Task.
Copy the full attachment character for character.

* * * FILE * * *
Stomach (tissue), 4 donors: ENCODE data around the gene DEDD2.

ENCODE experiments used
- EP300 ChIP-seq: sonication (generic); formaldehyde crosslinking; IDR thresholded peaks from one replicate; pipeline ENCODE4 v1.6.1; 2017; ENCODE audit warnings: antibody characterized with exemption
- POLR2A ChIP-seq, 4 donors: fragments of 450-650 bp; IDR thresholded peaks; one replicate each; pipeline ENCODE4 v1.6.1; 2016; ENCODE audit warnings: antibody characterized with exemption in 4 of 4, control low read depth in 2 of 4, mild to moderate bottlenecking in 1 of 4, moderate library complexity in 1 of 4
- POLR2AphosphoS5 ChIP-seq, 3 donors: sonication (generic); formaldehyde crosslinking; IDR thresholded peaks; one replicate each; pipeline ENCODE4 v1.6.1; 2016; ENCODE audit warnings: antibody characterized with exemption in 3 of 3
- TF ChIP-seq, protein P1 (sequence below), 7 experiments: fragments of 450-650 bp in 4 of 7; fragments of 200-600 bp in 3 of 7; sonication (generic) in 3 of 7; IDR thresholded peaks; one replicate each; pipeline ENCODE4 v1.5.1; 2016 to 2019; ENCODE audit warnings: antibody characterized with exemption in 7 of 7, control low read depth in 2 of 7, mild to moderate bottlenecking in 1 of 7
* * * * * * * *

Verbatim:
Stomach (tissue), 4 donors: ENCODE data around the gene DEDD2.

ENCODE experiments used
- EP300 ChIP-seq: sonication (generic); formaldehyde crosslinking; IDR thresholded peaks from one replicate; pipeline ENCODE4 v1.6.1; 2017; ENCODE audit warnings: antibody characterized with exemption
- POLR2A ChIP-seq, 4 donors: fragments of 450-650 bp; IDR thresholded peaks; one replicate each; pipeline ENCODE4 v1.6.1; 2016; ENCODE audit warnings: antibody characterized with exemption in 4 of 4, control low read depth in 2 of 4, mild to moderate bottlenecking in 1 of 4, moderate library complexity in 1 of 4
- POLR2AphosphoS5 ChIP-seq, 3 donors: sonication (generic); formaldehyde crosslinking; IDR thresholded peaks; one replicate each; pipeline ENCODE4 v1.6.1; 2016; ENCODE audit warnings: antibody characterized with exemption in 3 of 3
- TF ChIP-seq, protein P1 (sequence below), 7 experiments: fragments of 450-650 bp in 4 of 7; fragments of 200-600 bp in 3 of 7; sonication (generic) in 3 of 7; IDR thresholded peaks; one replicate each; pipeline ENCODE4 v1.5.1; 2016 to 2019; ENCODE audit warnings: antibody characterized with exemption in 7 of 7, control low read depth in 2 of 7, mild to moderate bottlenecking in 1 of 7